>The question was actually 'what is a web app', and 'mobile' has snuck
>in there.  I'm not sure that's helpful, as web apps don't have to be
>mobile (see Chrome Web Store), and mobile doesn't have to mean
>smartphones and tablets (see netbooks with built in 3G).  We don't
>think the device you choose to use it on should affect whether we
>consider it to be an app or not.
>
>> Further, it is likely to be used in and between various network
>>environments, and usable
>> when the user's device is network-connected (online), or offline. It
>>may be expressly intended
>> for offline use only, requiring no network connection after being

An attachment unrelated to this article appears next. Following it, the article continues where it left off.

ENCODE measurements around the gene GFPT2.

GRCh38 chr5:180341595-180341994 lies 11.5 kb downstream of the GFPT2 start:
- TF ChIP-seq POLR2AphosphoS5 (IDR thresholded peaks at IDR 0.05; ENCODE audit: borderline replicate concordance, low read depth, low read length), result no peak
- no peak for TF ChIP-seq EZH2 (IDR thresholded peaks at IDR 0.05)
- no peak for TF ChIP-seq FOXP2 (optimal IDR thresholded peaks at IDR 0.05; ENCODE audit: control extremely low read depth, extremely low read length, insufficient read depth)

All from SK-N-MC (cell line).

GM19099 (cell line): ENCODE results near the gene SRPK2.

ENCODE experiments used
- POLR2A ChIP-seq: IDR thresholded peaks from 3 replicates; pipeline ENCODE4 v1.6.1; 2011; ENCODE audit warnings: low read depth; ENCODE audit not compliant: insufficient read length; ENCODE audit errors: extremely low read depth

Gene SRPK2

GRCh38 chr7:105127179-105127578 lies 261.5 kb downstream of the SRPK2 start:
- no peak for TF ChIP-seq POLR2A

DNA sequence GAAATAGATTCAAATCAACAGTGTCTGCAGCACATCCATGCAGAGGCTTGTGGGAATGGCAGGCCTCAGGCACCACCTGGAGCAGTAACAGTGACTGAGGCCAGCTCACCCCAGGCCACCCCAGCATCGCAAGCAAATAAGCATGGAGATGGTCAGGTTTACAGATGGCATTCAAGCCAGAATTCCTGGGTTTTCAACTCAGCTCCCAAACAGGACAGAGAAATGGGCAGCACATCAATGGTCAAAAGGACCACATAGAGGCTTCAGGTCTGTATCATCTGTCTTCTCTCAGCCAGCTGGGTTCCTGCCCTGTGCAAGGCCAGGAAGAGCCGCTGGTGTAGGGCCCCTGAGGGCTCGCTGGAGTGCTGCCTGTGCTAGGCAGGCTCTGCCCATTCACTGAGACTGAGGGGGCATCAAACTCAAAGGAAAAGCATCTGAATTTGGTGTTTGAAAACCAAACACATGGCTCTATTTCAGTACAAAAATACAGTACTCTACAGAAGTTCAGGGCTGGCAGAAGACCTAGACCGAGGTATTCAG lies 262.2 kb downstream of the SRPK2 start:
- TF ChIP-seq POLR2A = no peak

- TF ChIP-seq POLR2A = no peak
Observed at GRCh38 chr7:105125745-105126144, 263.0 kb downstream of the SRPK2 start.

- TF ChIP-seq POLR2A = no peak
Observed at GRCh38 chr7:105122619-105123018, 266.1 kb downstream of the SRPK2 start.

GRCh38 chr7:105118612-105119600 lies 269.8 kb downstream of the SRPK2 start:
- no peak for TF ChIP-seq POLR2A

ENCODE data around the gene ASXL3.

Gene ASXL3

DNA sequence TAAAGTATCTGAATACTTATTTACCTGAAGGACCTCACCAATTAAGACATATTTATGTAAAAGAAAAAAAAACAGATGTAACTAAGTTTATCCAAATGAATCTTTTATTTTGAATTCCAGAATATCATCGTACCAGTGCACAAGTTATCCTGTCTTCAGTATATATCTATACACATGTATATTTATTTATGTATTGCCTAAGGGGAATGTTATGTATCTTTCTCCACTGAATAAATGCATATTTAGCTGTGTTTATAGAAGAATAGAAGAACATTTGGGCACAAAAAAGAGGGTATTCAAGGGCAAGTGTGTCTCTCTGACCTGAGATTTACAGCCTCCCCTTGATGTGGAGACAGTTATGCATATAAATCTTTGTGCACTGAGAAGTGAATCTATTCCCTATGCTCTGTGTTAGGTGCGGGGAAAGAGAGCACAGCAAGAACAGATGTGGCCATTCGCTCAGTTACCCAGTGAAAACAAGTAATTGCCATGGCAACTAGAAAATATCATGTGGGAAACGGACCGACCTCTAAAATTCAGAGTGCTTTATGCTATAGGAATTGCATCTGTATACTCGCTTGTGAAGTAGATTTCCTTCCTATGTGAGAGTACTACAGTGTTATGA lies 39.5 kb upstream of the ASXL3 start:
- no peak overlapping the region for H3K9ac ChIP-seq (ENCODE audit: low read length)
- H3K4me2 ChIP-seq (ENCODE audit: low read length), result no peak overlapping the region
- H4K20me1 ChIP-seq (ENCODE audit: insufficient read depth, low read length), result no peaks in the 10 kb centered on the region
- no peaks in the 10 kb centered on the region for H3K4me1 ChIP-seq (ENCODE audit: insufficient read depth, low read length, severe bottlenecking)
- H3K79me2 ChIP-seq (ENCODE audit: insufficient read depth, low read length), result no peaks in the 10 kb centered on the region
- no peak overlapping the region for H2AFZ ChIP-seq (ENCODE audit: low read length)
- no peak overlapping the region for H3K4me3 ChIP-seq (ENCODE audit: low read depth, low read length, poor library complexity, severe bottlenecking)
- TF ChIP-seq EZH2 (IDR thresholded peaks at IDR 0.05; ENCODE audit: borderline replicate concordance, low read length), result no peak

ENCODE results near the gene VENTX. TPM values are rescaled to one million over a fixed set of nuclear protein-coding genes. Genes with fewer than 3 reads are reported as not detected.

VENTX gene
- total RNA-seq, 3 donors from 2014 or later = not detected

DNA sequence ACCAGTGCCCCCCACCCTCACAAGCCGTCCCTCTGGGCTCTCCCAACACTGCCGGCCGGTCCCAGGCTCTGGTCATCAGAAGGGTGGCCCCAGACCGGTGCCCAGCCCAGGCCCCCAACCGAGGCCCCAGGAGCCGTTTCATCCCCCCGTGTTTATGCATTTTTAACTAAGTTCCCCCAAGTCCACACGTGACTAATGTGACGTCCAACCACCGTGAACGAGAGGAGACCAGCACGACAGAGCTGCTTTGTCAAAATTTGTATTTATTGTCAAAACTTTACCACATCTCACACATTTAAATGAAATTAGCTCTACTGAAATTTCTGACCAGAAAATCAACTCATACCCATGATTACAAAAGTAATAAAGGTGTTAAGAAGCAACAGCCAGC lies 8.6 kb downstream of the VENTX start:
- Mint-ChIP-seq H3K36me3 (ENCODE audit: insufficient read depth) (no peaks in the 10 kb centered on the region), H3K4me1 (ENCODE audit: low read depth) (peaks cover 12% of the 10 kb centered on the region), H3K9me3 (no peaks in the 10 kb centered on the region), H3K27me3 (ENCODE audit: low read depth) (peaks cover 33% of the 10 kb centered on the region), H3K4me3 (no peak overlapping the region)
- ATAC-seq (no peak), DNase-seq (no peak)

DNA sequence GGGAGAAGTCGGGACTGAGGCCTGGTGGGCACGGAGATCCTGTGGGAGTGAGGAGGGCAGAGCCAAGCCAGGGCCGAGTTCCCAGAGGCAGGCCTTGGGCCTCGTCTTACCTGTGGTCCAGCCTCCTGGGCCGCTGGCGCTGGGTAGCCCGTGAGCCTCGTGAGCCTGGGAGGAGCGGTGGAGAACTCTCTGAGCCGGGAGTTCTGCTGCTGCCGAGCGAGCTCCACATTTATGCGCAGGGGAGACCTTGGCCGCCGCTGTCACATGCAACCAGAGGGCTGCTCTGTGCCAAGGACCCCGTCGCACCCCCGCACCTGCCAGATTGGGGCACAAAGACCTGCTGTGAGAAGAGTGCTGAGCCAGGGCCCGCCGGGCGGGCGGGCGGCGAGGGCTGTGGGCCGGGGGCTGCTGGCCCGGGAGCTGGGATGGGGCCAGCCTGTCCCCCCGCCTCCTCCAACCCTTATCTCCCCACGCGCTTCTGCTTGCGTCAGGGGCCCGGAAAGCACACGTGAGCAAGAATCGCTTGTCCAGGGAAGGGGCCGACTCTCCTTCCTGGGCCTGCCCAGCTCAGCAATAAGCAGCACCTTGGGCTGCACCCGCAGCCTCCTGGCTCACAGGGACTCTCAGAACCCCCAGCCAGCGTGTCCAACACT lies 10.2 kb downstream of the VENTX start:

>>loaded or installed.
>
>It's reasonably safe to say that a static website that adds a manifest
>so you can reliably view it when offline isn't an app.  So it feels
>like we're saying here that there is no definitive definition of a web
>app, but rather various things (like this offline point) add up until
>we reach some arbitrary 'bar' at which point we tip the scales into
>'app' territory.  In that case, it would surely be virtually
>impossible to reach a tangible definition.
>
>>
>> Next, while being based on Web technologies (e.g. HTML, CSS, and
>>JavaScript), mobile
>> Web apps can be implemented using WebView APIs in a native code
>>wrapper, as installable
>> Web apps using various standards-based and proprietary app packaging,
>>or as Web browser-
>> based apps.
>
>I agree, but given that a) you could use a webview to load the worst
>website in the world, and b) we're not insisting on the webview